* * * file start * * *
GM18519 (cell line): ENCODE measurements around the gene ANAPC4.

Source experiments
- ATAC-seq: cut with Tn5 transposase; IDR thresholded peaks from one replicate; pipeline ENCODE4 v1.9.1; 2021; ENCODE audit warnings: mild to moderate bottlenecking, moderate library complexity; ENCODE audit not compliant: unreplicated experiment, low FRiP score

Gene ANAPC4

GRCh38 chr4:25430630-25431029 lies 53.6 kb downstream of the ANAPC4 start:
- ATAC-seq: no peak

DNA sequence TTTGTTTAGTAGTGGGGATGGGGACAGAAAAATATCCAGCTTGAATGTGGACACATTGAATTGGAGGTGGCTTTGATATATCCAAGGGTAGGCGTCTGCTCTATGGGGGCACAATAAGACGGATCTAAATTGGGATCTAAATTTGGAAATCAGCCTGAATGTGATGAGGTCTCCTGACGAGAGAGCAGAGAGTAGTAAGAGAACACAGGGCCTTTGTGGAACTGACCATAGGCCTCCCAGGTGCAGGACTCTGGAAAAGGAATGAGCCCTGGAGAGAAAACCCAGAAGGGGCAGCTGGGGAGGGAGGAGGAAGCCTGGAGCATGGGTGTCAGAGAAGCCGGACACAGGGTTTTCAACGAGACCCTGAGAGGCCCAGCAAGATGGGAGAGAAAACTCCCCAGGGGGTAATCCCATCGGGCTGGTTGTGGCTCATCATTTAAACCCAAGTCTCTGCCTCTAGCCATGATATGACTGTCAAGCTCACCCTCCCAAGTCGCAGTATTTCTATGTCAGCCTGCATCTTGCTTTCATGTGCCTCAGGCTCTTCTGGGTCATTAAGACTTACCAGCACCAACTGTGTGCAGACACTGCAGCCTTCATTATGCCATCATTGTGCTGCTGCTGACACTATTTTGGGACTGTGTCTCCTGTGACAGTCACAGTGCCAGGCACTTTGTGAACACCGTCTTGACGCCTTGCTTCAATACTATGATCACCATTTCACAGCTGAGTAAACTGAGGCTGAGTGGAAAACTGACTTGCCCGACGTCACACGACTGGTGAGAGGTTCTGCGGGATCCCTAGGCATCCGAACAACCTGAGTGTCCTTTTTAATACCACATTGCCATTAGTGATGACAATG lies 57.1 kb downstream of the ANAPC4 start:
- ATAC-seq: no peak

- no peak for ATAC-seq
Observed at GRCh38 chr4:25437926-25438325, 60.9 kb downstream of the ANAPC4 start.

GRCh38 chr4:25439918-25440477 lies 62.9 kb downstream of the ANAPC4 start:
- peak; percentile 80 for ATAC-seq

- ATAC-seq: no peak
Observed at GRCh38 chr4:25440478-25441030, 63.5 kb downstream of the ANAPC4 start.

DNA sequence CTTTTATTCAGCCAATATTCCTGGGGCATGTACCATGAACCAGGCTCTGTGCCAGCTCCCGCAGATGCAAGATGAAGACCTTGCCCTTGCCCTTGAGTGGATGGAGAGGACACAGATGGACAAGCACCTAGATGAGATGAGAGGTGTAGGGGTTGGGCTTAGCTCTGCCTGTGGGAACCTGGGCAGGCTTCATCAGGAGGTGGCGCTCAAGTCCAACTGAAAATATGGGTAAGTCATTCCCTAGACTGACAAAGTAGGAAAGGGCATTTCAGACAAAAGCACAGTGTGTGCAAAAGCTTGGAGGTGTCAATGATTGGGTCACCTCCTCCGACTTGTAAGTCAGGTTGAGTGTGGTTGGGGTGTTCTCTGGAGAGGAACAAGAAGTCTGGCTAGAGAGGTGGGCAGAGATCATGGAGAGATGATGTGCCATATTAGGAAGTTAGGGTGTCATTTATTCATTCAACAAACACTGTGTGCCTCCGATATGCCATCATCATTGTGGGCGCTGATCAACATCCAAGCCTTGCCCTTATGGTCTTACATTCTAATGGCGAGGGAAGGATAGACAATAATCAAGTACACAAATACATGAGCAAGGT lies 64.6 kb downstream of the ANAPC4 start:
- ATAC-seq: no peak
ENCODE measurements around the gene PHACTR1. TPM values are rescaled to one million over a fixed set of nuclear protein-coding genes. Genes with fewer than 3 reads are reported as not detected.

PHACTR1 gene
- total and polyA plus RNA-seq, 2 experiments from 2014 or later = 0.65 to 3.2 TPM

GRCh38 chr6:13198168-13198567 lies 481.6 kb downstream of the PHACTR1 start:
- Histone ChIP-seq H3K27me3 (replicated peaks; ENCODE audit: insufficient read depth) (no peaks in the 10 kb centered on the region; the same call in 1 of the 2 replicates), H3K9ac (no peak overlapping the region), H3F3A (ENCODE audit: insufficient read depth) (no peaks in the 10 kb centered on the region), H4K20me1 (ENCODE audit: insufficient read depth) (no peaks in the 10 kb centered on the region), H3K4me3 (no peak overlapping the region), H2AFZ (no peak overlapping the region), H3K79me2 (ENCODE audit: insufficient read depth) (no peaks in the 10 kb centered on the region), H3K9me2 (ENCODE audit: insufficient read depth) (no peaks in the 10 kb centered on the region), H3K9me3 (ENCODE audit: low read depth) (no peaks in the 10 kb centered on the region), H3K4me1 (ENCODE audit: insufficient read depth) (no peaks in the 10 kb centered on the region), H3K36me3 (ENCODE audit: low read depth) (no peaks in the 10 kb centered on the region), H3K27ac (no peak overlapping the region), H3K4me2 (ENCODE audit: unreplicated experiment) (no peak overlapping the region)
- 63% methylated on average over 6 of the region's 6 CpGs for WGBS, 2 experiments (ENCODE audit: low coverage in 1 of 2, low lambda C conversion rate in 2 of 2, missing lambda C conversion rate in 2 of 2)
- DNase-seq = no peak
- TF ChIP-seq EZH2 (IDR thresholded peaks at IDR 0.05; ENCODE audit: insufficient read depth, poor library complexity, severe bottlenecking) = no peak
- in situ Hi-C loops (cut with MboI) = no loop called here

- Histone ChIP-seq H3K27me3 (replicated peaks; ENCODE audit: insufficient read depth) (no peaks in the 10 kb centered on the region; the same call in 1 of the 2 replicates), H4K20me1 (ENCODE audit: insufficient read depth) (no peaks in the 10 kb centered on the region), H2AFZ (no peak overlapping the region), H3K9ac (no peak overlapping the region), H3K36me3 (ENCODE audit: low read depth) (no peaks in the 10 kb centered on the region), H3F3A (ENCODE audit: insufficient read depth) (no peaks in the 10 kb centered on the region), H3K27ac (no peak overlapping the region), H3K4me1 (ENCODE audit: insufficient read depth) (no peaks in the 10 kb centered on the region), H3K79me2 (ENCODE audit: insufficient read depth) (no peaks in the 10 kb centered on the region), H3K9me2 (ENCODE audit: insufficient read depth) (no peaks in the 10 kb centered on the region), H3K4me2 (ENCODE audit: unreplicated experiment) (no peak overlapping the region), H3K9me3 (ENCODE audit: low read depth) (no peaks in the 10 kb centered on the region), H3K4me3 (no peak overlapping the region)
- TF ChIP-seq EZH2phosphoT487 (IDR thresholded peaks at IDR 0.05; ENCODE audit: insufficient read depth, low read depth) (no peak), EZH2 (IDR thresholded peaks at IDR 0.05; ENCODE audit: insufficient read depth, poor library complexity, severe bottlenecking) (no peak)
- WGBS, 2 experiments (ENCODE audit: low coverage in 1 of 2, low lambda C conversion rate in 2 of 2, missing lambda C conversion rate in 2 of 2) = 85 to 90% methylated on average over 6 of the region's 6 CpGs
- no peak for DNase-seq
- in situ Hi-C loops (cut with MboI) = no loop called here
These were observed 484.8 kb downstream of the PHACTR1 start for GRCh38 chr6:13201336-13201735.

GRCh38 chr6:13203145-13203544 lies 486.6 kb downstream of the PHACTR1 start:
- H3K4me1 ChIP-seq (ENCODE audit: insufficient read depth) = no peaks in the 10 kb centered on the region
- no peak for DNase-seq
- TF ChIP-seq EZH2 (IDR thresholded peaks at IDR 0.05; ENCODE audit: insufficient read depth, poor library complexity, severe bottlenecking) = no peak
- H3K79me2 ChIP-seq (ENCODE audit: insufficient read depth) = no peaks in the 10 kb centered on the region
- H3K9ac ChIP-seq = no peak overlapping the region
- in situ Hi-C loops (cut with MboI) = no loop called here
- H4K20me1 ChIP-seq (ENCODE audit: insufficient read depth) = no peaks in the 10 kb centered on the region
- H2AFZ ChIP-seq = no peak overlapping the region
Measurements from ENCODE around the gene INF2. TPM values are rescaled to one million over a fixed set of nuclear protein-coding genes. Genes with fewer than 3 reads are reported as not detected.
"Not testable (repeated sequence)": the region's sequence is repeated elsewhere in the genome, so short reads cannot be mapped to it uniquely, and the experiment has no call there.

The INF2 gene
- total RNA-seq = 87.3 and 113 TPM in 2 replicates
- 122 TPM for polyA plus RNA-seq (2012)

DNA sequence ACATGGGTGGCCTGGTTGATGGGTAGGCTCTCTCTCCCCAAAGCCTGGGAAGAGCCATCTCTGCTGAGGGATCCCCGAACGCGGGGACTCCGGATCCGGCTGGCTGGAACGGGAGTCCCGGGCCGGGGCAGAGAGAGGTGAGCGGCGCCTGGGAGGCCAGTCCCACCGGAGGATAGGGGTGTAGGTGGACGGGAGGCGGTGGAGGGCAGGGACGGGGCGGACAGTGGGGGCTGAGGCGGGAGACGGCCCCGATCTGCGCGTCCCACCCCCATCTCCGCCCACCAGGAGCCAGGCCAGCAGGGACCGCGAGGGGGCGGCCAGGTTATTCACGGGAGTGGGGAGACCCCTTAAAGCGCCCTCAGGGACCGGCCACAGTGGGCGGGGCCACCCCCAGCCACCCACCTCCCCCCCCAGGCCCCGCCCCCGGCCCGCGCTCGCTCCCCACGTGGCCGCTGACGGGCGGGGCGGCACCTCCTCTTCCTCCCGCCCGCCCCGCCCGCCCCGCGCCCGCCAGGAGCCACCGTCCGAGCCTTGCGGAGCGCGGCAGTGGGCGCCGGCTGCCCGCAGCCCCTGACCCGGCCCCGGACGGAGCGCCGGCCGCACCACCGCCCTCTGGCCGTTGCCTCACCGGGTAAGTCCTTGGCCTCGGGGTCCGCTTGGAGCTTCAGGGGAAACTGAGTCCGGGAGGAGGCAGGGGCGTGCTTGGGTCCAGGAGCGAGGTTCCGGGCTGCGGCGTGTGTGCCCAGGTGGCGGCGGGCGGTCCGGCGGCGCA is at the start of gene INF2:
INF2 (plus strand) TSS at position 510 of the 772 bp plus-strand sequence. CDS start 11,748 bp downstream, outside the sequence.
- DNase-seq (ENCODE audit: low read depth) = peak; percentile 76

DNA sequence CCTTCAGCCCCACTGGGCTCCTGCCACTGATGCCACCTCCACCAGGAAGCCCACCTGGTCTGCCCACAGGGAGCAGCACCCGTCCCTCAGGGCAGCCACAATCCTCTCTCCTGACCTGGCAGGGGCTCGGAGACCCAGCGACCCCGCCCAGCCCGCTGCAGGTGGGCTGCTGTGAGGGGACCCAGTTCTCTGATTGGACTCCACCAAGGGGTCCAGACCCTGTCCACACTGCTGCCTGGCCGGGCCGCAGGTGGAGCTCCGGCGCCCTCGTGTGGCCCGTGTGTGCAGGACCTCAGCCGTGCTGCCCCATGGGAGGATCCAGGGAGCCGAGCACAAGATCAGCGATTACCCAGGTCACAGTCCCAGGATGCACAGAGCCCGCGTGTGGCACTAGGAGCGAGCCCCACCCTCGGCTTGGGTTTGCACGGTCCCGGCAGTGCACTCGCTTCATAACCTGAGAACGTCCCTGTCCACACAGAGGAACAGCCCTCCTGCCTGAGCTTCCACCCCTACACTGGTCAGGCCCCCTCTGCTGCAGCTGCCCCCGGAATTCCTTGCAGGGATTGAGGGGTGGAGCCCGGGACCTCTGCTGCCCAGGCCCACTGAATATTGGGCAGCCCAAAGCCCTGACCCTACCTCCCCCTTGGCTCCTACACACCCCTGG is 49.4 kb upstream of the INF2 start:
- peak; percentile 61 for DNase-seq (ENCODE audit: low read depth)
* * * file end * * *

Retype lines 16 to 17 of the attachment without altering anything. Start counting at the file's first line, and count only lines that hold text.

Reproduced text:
- ATAC-seq: no peak
ENCODE measurements around the gene PHACTR1. TPM values are rescaled to one million over a fixed set of nuclear protein-coding genes. Genes with fewer than 3 reads are reported as not detected.